Sri Lanka did not deserve such a critical situation as it is today. Located in the Indian Ocean and encompassed by the Bay of Bengal to the east and the Arabian Sea to the west, it is a multinational state, home to diverse cultures, languages and ethnicities. Its geographical location and deep ports gave it great strategic importance from the early days of the Silk Road trade route to today’s so-called Maritime Silk Road, making it a commercial hub between east and west.
Until recently, Sri Lanka was a developing country with the second highest per capita income in South Asia. It was self-sufficient in rice production with imports limited to special rice like basmati only. Its tea, one of the finest in the world, occupied a large market in the world. In short, the people of Sri Lanka were not only well off with their harvest and agro-food textiles, they were also proud of their production.
Yes, the impact of the Covid pandemic, like many other countries, had put Sri Lanka’s economy in serious trouble, but before it could begin to recover from the impact of the pandemic, it there was the economic shock of the corruption, mismanagement and mismanagement of the Sri Lankan regime, better said the Rajapaksa dynasty.
President Rajapaksa’s bad policies and poor economic management have disrupted the country’s economy in a matter of months. His decision to introduce organic farming by banning inorganic fertilizers and agrochemical fertilizers hit agricultural production hard, cutting the harvest by more than half and increasing the cost of production at least ten times more than before. The decline in tea production due to the fertilizer ban alone has led to an economic loss of about $425 million in one year and a 20% drop in rice production forcing the country to import rice worth $450 million. of dollars.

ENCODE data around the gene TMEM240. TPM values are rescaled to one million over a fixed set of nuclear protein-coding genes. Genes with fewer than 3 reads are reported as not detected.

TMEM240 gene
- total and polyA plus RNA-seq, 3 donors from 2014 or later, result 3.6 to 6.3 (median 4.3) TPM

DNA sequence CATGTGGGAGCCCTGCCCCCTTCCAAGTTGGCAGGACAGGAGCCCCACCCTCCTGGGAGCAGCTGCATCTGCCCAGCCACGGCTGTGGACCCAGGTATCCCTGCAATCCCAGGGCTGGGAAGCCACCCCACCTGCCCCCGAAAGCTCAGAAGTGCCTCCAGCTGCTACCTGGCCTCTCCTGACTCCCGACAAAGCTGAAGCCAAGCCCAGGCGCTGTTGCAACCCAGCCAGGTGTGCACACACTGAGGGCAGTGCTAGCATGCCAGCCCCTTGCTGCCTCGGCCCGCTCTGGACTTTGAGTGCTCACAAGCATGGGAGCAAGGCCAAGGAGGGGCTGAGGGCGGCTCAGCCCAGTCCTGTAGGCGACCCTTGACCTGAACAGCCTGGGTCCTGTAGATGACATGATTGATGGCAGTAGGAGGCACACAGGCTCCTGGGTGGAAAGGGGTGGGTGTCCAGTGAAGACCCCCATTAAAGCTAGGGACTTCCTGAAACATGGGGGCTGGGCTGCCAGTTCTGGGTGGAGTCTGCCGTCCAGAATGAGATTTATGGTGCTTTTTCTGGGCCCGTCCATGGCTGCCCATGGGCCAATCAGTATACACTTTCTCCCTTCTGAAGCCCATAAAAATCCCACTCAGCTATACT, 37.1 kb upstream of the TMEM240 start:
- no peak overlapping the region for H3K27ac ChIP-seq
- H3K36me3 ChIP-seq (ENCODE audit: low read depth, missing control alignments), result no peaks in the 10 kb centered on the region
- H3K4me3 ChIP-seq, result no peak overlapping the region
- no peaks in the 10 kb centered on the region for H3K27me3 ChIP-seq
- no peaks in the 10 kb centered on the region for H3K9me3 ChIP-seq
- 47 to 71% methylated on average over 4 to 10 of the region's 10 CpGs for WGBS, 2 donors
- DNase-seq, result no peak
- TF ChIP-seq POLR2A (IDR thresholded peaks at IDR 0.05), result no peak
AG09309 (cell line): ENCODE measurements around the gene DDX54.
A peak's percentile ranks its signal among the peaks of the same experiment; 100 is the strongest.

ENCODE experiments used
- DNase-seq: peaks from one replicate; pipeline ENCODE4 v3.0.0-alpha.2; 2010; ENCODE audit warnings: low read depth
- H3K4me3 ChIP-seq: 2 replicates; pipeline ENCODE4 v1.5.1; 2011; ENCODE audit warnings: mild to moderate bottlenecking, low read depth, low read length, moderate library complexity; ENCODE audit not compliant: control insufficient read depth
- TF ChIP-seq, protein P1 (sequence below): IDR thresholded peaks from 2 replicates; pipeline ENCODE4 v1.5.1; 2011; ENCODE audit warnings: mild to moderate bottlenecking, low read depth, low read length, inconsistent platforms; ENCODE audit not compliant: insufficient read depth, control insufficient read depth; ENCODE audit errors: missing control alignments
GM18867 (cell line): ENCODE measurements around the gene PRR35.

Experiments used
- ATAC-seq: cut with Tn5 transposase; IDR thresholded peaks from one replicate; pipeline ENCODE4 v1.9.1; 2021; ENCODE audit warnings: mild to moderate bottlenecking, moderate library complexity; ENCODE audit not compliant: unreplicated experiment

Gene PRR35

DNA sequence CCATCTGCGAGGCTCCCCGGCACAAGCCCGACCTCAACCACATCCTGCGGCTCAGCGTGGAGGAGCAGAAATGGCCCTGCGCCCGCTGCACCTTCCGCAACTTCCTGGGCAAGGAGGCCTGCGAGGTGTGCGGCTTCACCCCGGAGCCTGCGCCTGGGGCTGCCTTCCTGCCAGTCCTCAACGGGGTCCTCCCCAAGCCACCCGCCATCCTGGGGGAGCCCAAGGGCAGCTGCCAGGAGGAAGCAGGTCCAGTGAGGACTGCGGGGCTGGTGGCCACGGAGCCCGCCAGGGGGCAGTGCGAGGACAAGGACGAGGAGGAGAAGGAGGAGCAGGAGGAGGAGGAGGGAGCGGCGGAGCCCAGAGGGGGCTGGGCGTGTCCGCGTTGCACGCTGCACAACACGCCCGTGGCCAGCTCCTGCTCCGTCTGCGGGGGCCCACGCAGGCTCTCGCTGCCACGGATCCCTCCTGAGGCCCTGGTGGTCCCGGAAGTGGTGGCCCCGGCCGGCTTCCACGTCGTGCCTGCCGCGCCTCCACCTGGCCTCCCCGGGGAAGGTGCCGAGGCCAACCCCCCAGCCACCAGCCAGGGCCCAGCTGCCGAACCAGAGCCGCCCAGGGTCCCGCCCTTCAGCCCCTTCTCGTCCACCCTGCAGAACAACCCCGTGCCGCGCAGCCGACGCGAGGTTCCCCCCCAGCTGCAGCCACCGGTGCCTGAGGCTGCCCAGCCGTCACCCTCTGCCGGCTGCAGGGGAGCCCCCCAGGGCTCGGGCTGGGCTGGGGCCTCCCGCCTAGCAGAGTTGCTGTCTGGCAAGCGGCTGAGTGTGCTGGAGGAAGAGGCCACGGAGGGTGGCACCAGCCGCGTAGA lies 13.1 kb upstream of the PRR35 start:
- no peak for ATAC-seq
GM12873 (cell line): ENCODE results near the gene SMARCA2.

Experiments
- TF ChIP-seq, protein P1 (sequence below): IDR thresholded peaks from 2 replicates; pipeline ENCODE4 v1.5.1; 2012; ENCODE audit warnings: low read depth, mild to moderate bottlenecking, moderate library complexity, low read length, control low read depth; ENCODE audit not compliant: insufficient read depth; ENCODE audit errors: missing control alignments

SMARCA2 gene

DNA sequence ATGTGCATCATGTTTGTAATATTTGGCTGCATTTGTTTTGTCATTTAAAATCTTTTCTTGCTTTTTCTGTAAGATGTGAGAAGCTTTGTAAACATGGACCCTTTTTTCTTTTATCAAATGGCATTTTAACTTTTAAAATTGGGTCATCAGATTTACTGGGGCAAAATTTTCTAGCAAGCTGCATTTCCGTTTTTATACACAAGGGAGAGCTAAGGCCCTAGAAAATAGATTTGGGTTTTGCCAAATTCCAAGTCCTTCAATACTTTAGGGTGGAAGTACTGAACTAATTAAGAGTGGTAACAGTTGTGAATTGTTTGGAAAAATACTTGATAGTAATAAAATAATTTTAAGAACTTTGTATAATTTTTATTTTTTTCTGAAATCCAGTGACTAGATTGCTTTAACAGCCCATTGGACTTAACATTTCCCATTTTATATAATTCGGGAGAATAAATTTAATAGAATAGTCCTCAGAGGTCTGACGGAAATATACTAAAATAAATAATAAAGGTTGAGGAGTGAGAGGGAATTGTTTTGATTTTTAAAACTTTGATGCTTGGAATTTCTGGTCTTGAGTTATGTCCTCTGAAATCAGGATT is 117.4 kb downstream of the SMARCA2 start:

Tourism is another sector that has contributed immensely to the economy of the country. The deep forests of the Midlands crowded by a variety of animal species including elephants and surrounded by the seas all around with beautiful beaches have made the Sri Lankan landscape extremely attractive for tourists. The tourism industry accounted for more than a tenth of the country’s GDP. Tourism earned Sri Lanka $4.4 billion and contributed 5.65% of GDP in 2018 and this figure fell to around 0.8% in 2020, largely due to the 2019 Easter bombings, of the Covid pandemic, then of the mismanagement of the current regime.
Not paying interest on its staggering $52 billion external debts, Sri Lanka’s development partners are reluctant to lend more money to Sri Lanka, especially when the country is in the throes of serious political turmoil. . The World Bank has agreed to lend $600 million to Sri Lanka and $1.9 billion to India. The IMF is also discussing a possible $3 billion loan. What Sri Lanka now needs is to have a stable and functioning government free from corruption and mismanagement. The sooner they get it, the better it is for the country.
Despite such a grim scenario as it is now, Sri Lanka has every reason to bounce back to its prosperous days sooner or later as the country has a rich human resource. Its literacy rate is higher than that of any other country in South Asia. Its people are hardworking, tolerant, resilient and full of potential.
Hussain Imam is a retired merchant seaman.